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“Hell no!” States aren’t ready for Trump’s phased reopening, experts say, Ars Technica

“Hell no!” States aren’t ready for Trump’s phased reopening, experts say, Ars Technica

      Not so fast –


Trump suggested some states may be ready to reopen soon, but experts disagree.


           – Apr , : (PM UTC)            

US President Donald Trump departs from a news conference at the White House in Washington DC, US on Thursday, April , 4000. Some U.S. states and employers may be able to abandon most social distancing practices to curb the coronavirus outbreak within four weeks under guidelines the Trump administration issued to governors on Thursday.
Public health experts are offering mixed reviews of the Trump Administration’s broad, nonbinding guidelines for states to gradually lift social distancing measures currently in place to slow the pandemic spread of COVID – The guidelines , unveiled Thursday, aim to avoid a second, overwhelming wave of disease by easing restrictions in three progressive phases. Each of those phases is gated, meaning that a set of criteria should be met before a state can enter a specific phase. Those gating criteria include states having two-week-long “downward trajectories” of confirmed COVID – (cases and reports of infections with symptoms similar to COVID – . States must also have the hospital capacity to treat all patients without “crisis care” and have a “robust” testing program. The guidelines further lay out core “preparedness. responsibilities ”that each state should maintain throughout the phases. This criteria includes the ability to test all symptomatic cases and trace their contacts ; to set up sentinel surveillance for asymptomatic cases; to have a sufficient supply chain of personal protective equipment (masks, gloves, gowns, etc) for healthcare workers; and to have plans to protect at-risk workers and members of the public, such as healthcare workers, the elderly in living facilities, and workers and members of the public using mass transit. The guidelines are not binding and President Trump left open to governors how and when to apply them to their states. This more hands-off approach is a reversal from Trump’s earlier claim that he had “ total authority ”to override governors and reopen states.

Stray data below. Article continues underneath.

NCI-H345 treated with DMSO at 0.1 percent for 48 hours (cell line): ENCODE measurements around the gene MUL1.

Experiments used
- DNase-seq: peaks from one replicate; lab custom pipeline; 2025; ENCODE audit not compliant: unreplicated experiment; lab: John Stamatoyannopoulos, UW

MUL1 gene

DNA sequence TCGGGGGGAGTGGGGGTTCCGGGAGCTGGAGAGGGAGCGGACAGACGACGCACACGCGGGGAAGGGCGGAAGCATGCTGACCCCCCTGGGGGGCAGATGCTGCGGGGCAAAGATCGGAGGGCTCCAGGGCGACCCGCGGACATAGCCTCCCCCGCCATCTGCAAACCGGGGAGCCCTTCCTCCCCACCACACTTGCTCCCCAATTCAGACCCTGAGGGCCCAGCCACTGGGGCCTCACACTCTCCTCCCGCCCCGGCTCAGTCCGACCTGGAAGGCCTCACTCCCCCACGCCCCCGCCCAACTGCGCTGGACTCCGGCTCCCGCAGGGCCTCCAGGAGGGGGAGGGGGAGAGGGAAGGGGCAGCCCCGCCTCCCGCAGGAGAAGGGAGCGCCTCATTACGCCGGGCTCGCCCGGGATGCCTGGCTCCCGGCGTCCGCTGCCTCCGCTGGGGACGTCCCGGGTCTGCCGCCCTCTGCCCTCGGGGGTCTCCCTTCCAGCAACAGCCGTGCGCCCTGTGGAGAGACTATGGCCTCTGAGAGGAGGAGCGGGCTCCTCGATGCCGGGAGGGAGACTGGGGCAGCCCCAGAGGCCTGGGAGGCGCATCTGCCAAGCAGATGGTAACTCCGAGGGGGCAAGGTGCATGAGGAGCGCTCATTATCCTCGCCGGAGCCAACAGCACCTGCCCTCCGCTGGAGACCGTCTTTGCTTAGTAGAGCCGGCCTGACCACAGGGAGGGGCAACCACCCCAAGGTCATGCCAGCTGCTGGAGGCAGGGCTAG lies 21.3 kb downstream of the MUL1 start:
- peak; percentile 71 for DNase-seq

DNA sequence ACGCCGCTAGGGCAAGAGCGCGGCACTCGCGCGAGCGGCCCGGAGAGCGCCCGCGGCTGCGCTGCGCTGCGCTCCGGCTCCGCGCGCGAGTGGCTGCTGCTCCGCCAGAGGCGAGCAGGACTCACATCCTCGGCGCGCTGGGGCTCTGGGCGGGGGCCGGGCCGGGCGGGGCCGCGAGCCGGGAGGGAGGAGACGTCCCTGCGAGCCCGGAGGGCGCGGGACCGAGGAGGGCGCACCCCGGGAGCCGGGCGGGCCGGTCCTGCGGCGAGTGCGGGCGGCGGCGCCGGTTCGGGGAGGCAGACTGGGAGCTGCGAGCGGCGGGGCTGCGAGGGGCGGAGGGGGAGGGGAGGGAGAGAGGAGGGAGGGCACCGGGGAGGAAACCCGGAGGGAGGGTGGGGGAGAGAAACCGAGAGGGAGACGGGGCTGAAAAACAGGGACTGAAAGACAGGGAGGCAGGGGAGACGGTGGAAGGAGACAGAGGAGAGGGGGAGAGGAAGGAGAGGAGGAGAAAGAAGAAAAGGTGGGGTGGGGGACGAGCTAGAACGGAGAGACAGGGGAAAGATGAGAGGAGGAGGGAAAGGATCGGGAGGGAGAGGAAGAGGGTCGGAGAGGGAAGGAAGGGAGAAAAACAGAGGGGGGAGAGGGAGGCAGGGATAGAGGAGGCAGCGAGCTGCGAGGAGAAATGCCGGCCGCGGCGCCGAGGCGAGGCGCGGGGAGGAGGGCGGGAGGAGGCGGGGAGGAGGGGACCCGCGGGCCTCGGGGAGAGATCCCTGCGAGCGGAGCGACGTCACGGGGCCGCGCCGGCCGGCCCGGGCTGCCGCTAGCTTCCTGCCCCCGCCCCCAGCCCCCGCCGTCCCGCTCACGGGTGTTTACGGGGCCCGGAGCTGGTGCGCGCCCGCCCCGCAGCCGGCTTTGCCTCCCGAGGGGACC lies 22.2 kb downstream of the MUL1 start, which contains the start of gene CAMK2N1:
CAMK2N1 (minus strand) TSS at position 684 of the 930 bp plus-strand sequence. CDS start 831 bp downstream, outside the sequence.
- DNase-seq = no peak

The measured guidelines are also notable for not including any firm timelines or dates. Within recent weeks, Trump pushed for states to reopen by April 12 and — after that date passed — May 1. Public health experts criticized the suggestion, arguing that easing of distancing measures should be driven by data and access to resources to quash flare ups — not artificial deadlines.

Yet, despite the unspecified timing in the guidelines, Trump still suggested that several states could begin reopening quickly — some “ literally tomorrow

, ”he said Thursday. Experts disagreed. Mixed reviews

Barry Bloom, a distinguished professor of public health at Harvard, offered some praise for the Trump administration’s plan overall. “It is quite a thoughtful plan,” he told reporters in a media call late Thursday night. He commended the plan’s phased nature, the continuation of some distancing measures, and its use of a data-driven timeline rather than hard deadlines.

, But, Bloom noted that the plan was vague on many decisions, including the gating. Two week declines in cases is a short period for this disease, given that there can be a two-week lag between an infection and getting test results back.
The plan also does not offer guidance on what to do if a state experiences a resurgence of disease, whether its from undetected spread of disease or from introduction of new cases via travelers. The latter has been a particular issue for many places that have relaxed constraints, such as Hong Kong and Singapore. Plus, the plan ”assumes that testing will be at a level that at the moment does not exist, “Bloom said. He, like many other experts, have repeatedly noted that the country capacity for testing and contact tracing is below what’s needed to adequately detect and stop the spread of disease.

William Hanage, an epidemiologist at Harvard, largely echoed all the sentiments. “There is much to appreciate in this plan, including its stepwise thinking and its thoughtful nature.” But he added, “the glaring problem within it” remains the problem of testing.

Though it’s impossible to say exactly how much testing we should do or be able to do on a daily or weekly basis, Hanage notes that the World Health Organization suggests that country aim to do enough testing until only percent or less of tests come back positive. Currently, the US has a 20 percent positive rate overall. This is difficult to interpret, however, because different places have different levels of infection and access to and criteria for testing. For instance, places such as New York and New Jersey are swamped with cases — and positive test results — while others are experiencing more sporadic cases that spur less testing. “We may have an imperfect picture of the state of the pandemic in different parts of the country because it’s difficult to know if we are measuring actual underlying infections or testing capacity, ”Hanage said. It’s difficult to disentangle this, he added, but it’s clear that we need more testing.

Further, we’re also woefully unprepared to do contact tracing, which is crucial to stopping transmission at the beginning or at the end of an outbreak. When asked if any state should feel confident about entering phase one of the Administration’s plan, Bloom responded “no.” Hanage supplemented the response: “Hell no!”                                  


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